PRESS RELEASE: The new centre, announced by Simon Birmingham, Australia's Federal Minister for Education and Training, will be led by Curtin University in partnership with the University of Western Australia (UWA), CSIRO and the University of Adelaide, and industry partners Alcoa, BHP and Roy Hill, as well as CORE Innovation Hub and the Minerals Research Institute of Western Australia.
Curtin University was awarded A$3.9 million [US$2.9 million] in ARC funding for the establishment of the new centre. Planning for the new ARC Training Centre for Transforming Maintenance through Data Science will start immediately.
Professor Andrew Rohl, from the Curtin Institute for Computation, director of the ARC Training Centre for Transforming Maintenance through Data Science, said he was delighted to be working with the research and industry partners to improve productivity and asset reliability for the nation's resources sector.
"The effective maintenance of engineering assets underpins the A$205 billion [US$150.9 billion] annual export earnings from Australia's resources sector," Professor Rohl said. "However, maintenance management practices have changed little in the last 20 years and are ripe for a digital overhaul that will bring developments in computational methods, statistics, applied mathematics and artificial intelligence to determine how, when and why maintenance is conducted.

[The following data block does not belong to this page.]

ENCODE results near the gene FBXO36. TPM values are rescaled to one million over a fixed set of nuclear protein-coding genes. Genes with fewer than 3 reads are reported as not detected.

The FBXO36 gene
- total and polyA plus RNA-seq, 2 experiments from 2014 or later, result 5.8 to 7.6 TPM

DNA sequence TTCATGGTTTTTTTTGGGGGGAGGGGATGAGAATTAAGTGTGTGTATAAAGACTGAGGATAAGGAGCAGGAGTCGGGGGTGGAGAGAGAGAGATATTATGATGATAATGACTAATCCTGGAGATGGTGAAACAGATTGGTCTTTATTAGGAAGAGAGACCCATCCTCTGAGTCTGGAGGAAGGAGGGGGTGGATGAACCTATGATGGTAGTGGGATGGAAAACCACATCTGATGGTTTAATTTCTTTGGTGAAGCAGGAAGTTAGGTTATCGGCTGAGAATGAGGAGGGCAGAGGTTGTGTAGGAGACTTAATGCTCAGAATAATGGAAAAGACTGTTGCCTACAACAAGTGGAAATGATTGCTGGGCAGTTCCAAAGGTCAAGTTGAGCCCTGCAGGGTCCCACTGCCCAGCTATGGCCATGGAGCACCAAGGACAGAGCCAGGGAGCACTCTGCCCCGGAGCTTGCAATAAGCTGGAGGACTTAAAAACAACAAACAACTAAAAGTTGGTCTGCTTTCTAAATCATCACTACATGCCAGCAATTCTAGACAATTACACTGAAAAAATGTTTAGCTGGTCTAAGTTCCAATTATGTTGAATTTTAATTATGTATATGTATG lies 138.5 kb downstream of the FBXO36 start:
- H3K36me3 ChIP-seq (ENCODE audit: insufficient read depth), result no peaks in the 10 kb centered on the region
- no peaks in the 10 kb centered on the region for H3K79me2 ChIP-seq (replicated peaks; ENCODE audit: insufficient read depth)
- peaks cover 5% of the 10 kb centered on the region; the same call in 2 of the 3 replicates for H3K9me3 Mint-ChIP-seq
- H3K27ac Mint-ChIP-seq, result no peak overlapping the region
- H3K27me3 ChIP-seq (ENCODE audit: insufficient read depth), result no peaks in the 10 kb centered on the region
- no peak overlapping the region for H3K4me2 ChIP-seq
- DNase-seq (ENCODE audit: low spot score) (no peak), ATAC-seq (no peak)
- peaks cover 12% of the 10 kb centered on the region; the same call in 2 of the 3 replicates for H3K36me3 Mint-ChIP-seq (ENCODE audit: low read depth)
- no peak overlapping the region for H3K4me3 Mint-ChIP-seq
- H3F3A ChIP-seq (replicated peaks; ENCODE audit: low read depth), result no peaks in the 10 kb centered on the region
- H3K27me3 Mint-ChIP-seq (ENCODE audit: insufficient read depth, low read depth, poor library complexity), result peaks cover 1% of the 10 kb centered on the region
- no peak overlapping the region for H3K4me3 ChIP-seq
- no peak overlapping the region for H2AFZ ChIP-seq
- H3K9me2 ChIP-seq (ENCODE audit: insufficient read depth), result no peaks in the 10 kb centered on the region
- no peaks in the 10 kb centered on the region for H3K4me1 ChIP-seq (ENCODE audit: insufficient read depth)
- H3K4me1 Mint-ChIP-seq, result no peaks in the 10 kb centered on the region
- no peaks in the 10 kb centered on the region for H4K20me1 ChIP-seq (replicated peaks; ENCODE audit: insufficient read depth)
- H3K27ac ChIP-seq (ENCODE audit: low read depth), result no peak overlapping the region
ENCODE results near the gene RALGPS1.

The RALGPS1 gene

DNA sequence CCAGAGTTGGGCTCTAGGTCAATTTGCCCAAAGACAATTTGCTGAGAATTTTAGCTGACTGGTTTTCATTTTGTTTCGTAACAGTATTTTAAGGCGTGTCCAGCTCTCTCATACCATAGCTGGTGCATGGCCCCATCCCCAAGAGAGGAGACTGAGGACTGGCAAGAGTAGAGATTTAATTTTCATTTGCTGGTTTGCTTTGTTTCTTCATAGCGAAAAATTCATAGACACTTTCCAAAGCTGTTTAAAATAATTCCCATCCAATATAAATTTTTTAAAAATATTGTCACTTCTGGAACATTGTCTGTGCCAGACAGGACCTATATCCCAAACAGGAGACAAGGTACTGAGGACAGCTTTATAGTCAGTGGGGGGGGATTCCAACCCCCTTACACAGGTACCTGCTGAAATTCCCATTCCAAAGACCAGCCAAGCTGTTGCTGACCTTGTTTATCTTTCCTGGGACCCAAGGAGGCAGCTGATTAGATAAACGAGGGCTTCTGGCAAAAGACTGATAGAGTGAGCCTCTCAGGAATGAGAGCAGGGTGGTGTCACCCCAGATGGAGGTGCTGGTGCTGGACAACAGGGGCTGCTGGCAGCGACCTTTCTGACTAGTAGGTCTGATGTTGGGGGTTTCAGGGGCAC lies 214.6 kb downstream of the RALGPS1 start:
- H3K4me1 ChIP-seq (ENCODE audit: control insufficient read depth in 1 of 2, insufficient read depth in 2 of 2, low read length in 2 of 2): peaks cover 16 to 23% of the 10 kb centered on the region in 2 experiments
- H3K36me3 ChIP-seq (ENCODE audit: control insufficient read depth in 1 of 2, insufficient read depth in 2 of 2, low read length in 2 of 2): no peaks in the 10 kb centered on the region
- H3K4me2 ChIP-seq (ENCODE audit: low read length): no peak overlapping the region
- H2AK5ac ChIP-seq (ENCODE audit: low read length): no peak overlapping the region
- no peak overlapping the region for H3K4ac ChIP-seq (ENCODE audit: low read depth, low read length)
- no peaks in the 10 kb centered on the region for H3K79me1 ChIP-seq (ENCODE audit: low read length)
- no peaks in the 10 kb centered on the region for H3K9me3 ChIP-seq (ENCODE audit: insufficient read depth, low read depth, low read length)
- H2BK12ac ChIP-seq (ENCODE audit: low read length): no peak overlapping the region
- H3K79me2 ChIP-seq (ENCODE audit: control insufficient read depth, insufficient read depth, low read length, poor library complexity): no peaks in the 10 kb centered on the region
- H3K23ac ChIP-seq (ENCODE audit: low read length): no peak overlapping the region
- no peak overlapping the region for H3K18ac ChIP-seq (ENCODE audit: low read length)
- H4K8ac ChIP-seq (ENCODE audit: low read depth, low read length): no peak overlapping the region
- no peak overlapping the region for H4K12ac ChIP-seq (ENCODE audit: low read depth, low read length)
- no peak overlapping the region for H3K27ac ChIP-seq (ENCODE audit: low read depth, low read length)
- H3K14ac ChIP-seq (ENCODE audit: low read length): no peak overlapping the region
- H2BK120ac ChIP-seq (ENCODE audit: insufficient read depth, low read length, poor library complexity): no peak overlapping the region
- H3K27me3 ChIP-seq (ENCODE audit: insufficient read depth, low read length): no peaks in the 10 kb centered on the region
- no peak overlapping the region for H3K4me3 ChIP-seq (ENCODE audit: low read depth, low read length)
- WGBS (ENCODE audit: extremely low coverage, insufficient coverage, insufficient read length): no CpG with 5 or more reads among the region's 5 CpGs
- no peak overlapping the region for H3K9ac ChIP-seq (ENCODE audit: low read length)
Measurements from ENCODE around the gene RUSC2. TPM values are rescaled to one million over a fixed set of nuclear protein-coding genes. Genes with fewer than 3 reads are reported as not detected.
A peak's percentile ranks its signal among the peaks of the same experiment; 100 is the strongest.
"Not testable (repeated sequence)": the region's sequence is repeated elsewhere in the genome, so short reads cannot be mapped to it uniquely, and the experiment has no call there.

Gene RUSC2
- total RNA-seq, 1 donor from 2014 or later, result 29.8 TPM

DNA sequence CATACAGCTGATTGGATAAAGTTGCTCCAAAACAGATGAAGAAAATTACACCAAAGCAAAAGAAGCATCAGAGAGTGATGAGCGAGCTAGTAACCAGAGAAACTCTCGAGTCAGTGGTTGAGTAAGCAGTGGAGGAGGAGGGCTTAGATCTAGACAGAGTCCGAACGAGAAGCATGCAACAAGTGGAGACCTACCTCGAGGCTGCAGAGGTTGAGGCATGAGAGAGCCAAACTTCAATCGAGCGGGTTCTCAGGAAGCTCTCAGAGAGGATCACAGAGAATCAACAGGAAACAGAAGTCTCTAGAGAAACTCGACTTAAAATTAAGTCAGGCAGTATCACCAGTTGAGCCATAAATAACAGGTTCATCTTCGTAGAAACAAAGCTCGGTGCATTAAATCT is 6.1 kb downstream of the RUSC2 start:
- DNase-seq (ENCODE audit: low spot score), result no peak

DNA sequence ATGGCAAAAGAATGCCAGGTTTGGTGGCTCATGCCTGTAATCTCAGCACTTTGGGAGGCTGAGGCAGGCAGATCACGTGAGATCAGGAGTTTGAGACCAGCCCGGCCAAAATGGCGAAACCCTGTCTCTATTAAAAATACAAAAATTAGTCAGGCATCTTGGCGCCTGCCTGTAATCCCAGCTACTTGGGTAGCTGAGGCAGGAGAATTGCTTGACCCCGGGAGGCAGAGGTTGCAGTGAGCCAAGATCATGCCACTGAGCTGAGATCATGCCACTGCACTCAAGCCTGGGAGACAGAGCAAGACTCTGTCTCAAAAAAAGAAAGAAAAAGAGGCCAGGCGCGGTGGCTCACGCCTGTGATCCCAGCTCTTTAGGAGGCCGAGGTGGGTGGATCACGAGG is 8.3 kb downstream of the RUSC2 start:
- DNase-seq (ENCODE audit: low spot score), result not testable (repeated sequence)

"The new centre, which will bring together the relevant research and industry expertise, will enable the development and adoption of new practices to improve productivity and asset reliability for industry and to foster a new maintenance technology service sector for national and international markets."
Professor Melinda Hodkiewicz from UWA, BHP fellow for engineering for remote operations, commented that it was a welcome investment from the federal government into how we manage asset maintenance in the future.
She added: "We are excited to be working with such great industry partners Alcoa, BHP and Roy Hill to develop employees that have analytic skills in data science, needed for jobs of the future in the resources sector."
Professor Michael Small from UWA, CSIRO-UWA chair of complex engineering systems, said "Being able to effectively use data to create better systems, develop new technology and transform the way maintenance is carried out across the resources sector is critical and the creation of this new centre will allow us to take huge steps towards this."